cyber security skills gap?

Recent data breaches, ranging from the Pegasus malware intrusion to the WannaCry and NotPeyta outbreaks, have highlighted the importance of a strong cybersecurity plan for all businesses, large and small. Despite this, most firms continue to face a cybersecurity skills gap: there are simply not enough trained workers in these areas to fulfil demand. This is illustrated by the fifth annual industry research, “The Life and Times of Cybersecurity Professionals 2021,” from the Information Systems Security Association (ISSA) and analyst Enterprise Strategy Group ESG, which demonstrates that the cybersecurity skills gap has not improved.

Recognize the cybersecurity skills gap and how education might help to close it. Despite the fact that the cybersecurity business is expected to grow in size every year from now until 2022, there is still a global worker deficit of millions. Employing more cybersecurity personnel is an urgent concern for both firms wishing to hire in-house and cybersecurity agencies alike, with a 280 per cent increase in large-scale data breaches in the first quarter of 2020 alone.

According to the International Information System Security Certification Consortium, there are now over 4.07 million cybersecurity job openings worldwide. There are just not enough qualified cybersecurity specialists to cover the skills gap, despite high entry salary, recession-proof job stability, and numerous career prospects.

What is the cause of the cybersecurity skills shortage?

The perception of a profession in cybersecurity is one of the most pressing concerns facing the business. Individuals frequently believe that the only way to get a job in technology is to get a four-year degree from a university or college, which needs them to have the time and prerequisite abilities to be admitted. However, due to rising college expenses, many people who have the potential to be cybersecurity specialists are priced out of obtaining the necessary credentials.


The consequences of a cybersecurity skills shortage.

The cybersecurity skills gap is, without a doubt, a disaster.

Because there are so few competent cybersecurity specialists entering the job market, those who do are rapidly hired by larger organisations eager to beef up their security teams. As a result, small and medium firms are less likely to be attacked since they lack access to a pool of cybersecurity expertise. In reality, nearly 60% of small firms do not have a cybersecurity policy in place, putting them in the position of having to respond to attacks rather than being able to avoid them. Those with the financial wherewithal are more likely to keep a corporation.

What can be done to close the cybersecurity skills gap?

So, how can businesses and educational institutions collaborate to address the cybersecurity talent deficit and retrain employees?

Businesses are adjusting their requirements for cybersecurity experts to have a degree in cybersecurity, which is a huge transition that is already happening. This is frequently due to the fact that these businesses know that college is becoming increasingly inaccessible, as well as the fact that it does not always offer the real-world employable skills that businesses require. In many job descriptions, it fosters a sense of credentialism.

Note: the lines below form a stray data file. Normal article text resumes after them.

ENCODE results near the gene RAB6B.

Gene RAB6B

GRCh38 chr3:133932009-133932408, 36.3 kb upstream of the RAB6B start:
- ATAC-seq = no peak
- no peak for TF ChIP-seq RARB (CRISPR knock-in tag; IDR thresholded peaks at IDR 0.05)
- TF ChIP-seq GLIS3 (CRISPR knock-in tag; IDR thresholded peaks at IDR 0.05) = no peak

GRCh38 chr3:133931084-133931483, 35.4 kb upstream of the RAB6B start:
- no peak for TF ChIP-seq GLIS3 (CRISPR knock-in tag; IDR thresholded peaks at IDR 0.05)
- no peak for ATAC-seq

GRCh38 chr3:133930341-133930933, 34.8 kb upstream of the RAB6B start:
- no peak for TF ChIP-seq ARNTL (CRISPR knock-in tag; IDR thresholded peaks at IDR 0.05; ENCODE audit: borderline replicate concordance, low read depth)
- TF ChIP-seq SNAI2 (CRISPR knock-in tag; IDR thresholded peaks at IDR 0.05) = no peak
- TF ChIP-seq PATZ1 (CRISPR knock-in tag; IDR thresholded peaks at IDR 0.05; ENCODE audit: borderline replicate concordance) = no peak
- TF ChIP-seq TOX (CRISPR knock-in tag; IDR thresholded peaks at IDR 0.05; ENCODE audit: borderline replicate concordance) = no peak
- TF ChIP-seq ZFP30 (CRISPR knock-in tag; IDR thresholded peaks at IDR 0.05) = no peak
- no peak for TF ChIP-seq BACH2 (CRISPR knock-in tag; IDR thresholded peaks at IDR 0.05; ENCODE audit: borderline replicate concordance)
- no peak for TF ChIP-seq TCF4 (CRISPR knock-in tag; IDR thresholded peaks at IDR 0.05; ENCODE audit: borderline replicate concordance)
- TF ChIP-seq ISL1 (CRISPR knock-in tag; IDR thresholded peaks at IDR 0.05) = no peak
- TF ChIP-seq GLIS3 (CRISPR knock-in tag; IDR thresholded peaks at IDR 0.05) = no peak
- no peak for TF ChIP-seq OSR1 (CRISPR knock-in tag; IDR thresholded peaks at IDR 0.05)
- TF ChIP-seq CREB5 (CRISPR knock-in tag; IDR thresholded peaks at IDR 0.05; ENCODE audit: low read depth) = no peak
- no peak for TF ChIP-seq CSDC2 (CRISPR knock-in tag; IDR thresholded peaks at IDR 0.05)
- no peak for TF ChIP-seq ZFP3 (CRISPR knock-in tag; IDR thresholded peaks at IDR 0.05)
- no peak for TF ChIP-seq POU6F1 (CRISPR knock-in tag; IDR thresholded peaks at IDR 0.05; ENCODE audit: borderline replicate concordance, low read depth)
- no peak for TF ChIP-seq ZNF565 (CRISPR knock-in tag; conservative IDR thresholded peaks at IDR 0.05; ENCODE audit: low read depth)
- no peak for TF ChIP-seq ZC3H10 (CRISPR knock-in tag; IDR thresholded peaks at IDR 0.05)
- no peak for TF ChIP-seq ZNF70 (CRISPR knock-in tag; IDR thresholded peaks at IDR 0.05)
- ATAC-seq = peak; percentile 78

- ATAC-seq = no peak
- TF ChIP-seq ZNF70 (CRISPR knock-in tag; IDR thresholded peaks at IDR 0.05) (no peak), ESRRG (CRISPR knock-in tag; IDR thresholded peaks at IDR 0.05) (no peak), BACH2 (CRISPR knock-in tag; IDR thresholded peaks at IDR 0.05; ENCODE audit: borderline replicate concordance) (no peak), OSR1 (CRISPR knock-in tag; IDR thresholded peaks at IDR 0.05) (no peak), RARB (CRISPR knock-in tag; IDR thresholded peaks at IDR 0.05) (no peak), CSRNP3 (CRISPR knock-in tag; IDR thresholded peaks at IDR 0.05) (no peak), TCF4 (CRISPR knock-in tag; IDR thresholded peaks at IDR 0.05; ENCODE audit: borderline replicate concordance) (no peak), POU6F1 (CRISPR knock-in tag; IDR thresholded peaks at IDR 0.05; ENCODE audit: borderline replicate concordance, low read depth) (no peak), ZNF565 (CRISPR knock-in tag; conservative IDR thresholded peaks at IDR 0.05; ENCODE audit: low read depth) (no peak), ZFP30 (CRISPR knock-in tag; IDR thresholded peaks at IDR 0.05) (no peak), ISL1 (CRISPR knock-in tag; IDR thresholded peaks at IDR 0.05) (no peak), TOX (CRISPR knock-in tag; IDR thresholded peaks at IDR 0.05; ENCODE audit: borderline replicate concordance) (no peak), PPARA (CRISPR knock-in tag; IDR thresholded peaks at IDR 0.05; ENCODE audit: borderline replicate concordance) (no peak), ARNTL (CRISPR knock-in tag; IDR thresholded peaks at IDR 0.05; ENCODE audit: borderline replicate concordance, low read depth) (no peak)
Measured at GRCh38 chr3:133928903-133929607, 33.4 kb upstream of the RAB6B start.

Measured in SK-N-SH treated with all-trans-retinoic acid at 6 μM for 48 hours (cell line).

As a result, skills are becoming more valuable than degrees in the cybersecurity job market, lowering the entrance requirements that individuals must achieve to work in this field. With that qualification removed, more people will be able to obtain work in entry-level cybersecurity positions.

Bootcamps are an excellent way to address the cybersecurity labour shortage. They offer courses that focus on the skills needed to enter the workforce while also providing students with an intellectual understanding of the cybersecurity field. Educational institutions can close the cybersecurity skills gap by working with Bootcamp providers and giving students access to real-world resources.

In as short as three months of study, a career-accelerating Bootcamp can offer learners the skills they need for an entry-level position in cybersecurity. It can assist fill cybersecurity tasks in sectors like corporate cyber security, risk assessment, network monitoring, and security operations virtually instantly, addressing the cybersecurity manpower deficit.

Looking back in order to prepare for the future

Because security was not a priority when information technology was first developed, the cybersecurity business has always been at a disadvantage. No one could have predicted that the technology they were developing would one day become a profitable market for company secrets stolen.

After realising that their infrastructure, data, and brand were under attack, cybersecurity was added to the company’s strategy. These organisations were suddenly required to teach personnel to defend their technology and data, but they were unsure how to do so effectively and efficiently – all as the bad guys’ techniques evolved.

Every day, new exploits are discovered, but the business is not keeping up with the creation of new protection and training systems. While cybersecurity is receiving a lot of attention, and most CEOs recognise its importance, assaults continue to be successful and widespread. Unfortunately, there aren’t enough people entering the cybersecurity field to address these threats.